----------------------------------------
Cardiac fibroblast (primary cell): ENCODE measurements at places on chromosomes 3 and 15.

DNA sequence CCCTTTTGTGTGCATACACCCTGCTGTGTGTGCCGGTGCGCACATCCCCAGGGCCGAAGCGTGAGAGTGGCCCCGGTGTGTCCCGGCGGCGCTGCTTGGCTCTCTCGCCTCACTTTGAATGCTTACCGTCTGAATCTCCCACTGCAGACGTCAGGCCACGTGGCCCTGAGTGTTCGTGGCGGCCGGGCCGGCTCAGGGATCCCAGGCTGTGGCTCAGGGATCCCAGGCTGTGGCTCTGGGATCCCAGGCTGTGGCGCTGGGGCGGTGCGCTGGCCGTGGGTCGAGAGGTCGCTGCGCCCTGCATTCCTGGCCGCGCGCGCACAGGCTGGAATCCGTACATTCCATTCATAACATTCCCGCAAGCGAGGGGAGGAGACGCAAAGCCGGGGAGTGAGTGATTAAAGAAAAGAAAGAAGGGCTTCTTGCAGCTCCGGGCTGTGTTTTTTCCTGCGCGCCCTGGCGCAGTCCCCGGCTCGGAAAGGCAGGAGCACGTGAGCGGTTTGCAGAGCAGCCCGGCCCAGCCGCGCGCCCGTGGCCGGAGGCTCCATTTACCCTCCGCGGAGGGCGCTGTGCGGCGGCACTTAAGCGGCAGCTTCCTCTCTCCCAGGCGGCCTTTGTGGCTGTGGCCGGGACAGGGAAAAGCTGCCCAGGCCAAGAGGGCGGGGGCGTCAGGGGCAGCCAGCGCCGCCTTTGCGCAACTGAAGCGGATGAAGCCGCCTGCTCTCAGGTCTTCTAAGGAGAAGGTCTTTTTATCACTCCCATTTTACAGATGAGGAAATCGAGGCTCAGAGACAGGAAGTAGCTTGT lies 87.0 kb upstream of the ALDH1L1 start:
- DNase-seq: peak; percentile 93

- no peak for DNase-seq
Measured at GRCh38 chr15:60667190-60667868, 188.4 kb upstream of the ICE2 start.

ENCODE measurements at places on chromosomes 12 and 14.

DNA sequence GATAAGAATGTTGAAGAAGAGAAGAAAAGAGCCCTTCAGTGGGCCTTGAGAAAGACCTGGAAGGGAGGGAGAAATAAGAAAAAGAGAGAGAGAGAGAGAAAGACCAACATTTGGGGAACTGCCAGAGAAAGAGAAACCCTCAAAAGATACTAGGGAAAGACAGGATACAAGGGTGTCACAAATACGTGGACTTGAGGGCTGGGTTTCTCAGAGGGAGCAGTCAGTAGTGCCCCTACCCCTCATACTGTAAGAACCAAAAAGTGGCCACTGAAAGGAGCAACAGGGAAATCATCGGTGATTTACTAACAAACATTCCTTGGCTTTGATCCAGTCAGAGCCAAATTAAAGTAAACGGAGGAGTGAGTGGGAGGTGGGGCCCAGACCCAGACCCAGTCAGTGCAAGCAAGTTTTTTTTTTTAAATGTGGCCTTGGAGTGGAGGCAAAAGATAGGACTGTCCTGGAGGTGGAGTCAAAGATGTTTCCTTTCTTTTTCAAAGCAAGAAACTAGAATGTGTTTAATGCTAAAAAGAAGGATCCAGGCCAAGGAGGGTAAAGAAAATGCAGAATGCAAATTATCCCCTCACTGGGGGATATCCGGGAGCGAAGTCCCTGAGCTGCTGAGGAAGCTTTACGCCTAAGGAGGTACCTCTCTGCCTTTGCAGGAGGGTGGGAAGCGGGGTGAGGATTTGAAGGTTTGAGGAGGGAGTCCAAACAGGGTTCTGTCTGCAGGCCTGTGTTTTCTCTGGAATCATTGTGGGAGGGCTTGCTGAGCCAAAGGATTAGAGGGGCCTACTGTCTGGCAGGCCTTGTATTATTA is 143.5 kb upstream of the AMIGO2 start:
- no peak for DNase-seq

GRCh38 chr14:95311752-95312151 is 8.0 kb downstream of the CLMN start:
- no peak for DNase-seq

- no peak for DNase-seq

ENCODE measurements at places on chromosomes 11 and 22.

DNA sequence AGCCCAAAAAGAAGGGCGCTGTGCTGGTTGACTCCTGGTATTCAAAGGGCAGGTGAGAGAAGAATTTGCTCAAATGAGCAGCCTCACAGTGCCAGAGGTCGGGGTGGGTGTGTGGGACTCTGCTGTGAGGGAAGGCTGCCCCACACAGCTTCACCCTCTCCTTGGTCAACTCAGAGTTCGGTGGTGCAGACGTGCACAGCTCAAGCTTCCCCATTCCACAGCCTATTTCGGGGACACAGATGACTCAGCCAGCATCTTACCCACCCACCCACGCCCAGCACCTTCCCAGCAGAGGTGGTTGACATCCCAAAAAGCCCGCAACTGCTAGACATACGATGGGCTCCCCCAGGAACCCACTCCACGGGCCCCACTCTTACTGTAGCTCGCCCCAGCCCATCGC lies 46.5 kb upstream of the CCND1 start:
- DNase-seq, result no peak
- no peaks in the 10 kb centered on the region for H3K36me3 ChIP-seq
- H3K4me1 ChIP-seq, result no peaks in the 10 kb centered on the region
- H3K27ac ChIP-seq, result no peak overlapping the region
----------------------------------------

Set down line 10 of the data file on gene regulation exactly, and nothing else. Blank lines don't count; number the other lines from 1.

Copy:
- no peak for DNase-seq